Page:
tribal tattoo coattails, Kass made waves and got under his tribal tattoo skin. That’s not something a sheep normally does. She also knew, to her credit and our enjoyment, when to be quiet, how to wind up other players and then sit back while they spun round and round (see: Trish’s violent verbal attack). She was accused of pissing people off and then sitting there with a dumb smile on her face, saying nothing. And she was guilty of that, something I think she should get a gold star for.
I admit, this case might not hold much water had Kass been universally abysmal in challenges; it’s still difficult to win as a
Brian Brain without some kind of physical contribution, whether in challenges or around camp. But Kass was not universally abysmal, she was only mostly abysmal, achieving a miracle comeback victory in the final four Immunity Challenge, stunning Spencer and ensuring that her husband did not travel halfway around the world for no reason. In addition, Kass was generally outstanding in puzzles, especially in team challenges (indeed, the schoolchildren of Cagayan never would have witnessed the majesty of Woo’s backflip had Kass not rescued a totally clueless Spencer during the puzzle portion of that day’s Reward Challenge). She was the opposite of a physical force, but she proved to be adept at puzzles (which seem to make up half the challenges these days) and, most importantly, she pulled out a huge victory at a critical juncture. On top of her voting history (many of which were key in blindsides) she could point to that moment and say, yeah, when it mattered I won.
Now, this is not at all to say that Kass deserved to win. Not at all. Or that she played a great game. But it’s worth noting that she played an aggressive, often wild, often reckless, often effective game, not unlike the eventual winner. Even though the jury members confessed at the reunion show that if it came down to Woo versus Kass they would have handed the million to Woo in a landslide, I’m still curious about how a Woo-Kass final Tribal Council would have unfolded, how Kass would have defended her game and attempted to undermine Woo’s. I don’t think she would have swayed many minds, but she certainly would have been able to articulate her strategy and reasoning better than Woo, and she can identify more moments in the game where she made big moves and critical decisions, and, probably, present a convincing case for herself. Of course, it would have fallen on deaf ears, because bitter jury members will always vote against the person they believe doesn’t deserve to be there, that they view as an inferior player to themselves. Likewise, had Tony bought Spencer’s argument and voted off Woo at the final four, and then gone to the end with Kass, it still would have been a bloodbath, even though Kass wasn’t really a sheep being led to the slaughter. She led herself to the slaughter. But players on the jury usually don’t recognize that, and in that moment they prefer to vote for the person who played the biggest, most aggressive game, even if that person stabbed them in the back, even if that person stabbed everyone in the back, rather than vote for someone whom they view as unworthy, as lucky, as someone they should have beat. Yes, Kass would have had no shot against Tony, but it sure would have been fun to see the two of them go head-to-head, to enjoy the verbal fireworks that would have been set off. Kass likely would have made it miserable for Tony, forcing him to defend his moves in a way that he didn’t have to against Woo, pushing him to reveal his more petulant, impetuous side. In the end, with his animal growls, it might have been Tony who seemed more like the goat.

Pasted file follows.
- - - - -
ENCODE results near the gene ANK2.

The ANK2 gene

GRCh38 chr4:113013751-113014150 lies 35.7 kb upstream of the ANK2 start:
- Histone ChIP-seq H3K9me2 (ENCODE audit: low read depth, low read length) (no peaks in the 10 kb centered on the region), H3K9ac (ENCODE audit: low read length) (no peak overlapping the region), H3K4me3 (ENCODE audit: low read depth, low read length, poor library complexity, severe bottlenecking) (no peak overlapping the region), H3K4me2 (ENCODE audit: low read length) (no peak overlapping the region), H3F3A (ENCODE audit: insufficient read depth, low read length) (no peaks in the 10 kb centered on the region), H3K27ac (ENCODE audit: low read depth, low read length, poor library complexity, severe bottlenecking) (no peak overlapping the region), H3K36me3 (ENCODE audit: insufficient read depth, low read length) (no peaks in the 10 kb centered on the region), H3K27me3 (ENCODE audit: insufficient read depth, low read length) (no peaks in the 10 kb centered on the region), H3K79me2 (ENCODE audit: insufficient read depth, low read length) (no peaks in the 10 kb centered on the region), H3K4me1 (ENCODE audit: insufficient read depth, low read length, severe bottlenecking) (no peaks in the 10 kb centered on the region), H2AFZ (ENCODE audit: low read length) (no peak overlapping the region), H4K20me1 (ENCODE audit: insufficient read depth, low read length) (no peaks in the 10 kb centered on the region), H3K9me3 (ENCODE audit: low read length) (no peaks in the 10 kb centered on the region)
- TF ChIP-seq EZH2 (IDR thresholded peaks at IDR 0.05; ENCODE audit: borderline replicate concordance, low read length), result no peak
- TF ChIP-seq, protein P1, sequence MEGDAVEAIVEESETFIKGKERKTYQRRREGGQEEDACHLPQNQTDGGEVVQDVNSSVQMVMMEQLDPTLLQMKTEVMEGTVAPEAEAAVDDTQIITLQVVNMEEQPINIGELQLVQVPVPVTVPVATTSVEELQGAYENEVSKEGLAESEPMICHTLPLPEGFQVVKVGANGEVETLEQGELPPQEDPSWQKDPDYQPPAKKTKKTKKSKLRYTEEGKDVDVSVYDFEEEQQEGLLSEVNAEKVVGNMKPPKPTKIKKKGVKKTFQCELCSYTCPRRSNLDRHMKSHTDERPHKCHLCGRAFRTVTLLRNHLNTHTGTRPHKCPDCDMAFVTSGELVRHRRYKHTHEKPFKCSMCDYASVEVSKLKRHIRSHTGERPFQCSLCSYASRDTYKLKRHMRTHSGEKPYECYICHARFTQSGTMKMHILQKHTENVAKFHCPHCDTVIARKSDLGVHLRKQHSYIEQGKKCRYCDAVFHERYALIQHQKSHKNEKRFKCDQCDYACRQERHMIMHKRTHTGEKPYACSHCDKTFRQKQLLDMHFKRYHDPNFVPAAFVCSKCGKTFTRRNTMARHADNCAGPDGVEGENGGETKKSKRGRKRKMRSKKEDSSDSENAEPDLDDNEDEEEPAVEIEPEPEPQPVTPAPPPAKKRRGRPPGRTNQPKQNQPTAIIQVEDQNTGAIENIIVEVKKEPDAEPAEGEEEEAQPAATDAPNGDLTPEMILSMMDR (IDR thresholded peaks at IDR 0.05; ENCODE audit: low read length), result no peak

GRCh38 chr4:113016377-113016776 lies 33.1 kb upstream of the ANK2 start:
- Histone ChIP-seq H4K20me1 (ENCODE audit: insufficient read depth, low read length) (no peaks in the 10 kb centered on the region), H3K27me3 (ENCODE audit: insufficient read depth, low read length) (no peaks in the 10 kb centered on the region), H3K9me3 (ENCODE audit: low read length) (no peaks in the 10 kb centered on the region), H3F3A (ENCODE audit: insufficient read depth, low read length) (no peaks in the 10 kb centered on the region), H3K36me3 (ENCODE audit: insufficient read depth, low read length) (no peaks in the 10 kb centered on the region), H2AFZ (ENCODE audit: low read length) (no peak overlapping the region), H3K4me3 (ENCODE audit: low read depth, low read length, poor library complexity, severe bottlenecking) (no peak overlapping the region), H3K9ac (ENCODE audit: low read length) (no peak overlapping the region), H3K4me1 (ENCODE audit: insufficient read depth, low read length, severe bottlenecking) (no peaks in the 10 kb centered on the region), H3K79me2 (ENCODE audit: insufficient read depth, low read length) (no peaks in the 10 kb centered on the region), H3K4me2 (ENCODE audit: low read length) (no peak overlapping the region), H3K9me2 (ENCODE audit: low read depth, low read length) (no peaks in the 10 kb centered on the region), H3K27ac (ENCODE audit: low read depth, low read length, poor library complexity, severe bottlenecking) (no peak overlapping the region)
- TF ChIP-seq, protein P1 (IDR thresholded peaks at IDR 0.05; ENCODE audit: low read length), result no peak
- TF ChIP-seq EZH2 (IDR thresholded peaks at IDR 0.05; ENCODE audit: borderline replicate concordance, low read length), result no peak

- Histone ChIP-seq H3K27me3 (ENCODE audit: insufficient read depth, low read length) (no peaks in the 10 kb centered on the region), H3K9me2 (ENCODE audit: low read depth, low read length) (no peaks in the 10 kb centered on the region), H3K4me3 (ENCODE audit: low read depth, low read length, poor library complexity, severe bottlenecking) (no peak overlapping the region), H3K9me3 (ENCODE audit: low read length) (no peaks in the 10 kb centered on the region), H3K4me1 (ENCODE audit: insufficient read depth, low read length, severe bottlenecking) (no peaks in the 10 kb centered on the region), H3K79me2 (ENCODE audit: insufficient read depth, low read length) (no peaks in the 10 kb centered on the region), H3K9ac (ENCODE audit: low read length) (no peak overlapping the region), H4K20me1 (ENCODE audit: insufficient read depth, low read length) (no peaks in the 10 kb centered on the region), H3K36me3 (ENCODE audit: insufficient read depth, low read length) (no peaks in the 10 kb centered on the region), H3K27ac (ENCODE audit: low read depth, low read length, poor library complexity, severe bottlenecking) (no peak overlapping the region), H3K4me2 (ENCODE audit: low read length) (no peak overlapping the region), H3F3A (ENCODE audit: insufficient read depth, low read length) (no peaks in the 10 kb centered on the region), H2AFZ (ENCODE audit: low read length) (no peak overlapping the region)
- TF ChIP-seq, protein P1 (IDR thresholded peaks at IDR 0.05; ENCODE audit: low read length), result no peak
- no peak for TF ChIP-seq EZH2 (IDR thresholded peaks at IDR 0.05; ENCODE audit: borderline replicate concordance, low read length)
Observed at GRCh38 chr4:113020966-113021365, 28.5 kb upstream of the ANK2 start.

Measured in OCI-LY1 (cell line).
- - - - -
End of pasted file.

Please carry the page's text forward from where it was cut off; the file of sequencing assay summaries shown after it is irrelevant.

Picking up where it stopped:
I guess it’s possible that they repeatedly referred to Kass as a goat not because of her gameplay, but for her particularly caprine features, but that’s really a subjective call. Goaty is in the eye beholder.
Which brings us to our final A-B-C of Survivor: Cagayan. What else could it be but:
Always Be #ChaosKass
She only knows one way to play, and, for her, it worked.
And finally, as a thank you, I’ve prepared a belated set of Survivor: Cagayan Look-Alikes*, covering the members of the jury and the final two, plus one bonus look-alike. Please enjoy, and I look forward to bringing you many more of these in the future.
*Yes, I’m aware that there are three Game of Thrones doppelgängers on here, but I didn’t realize it until after the fact. Rather trying to find replacements, perhaps, if I find the time, I’ll put together a complete GoT-Survivor set.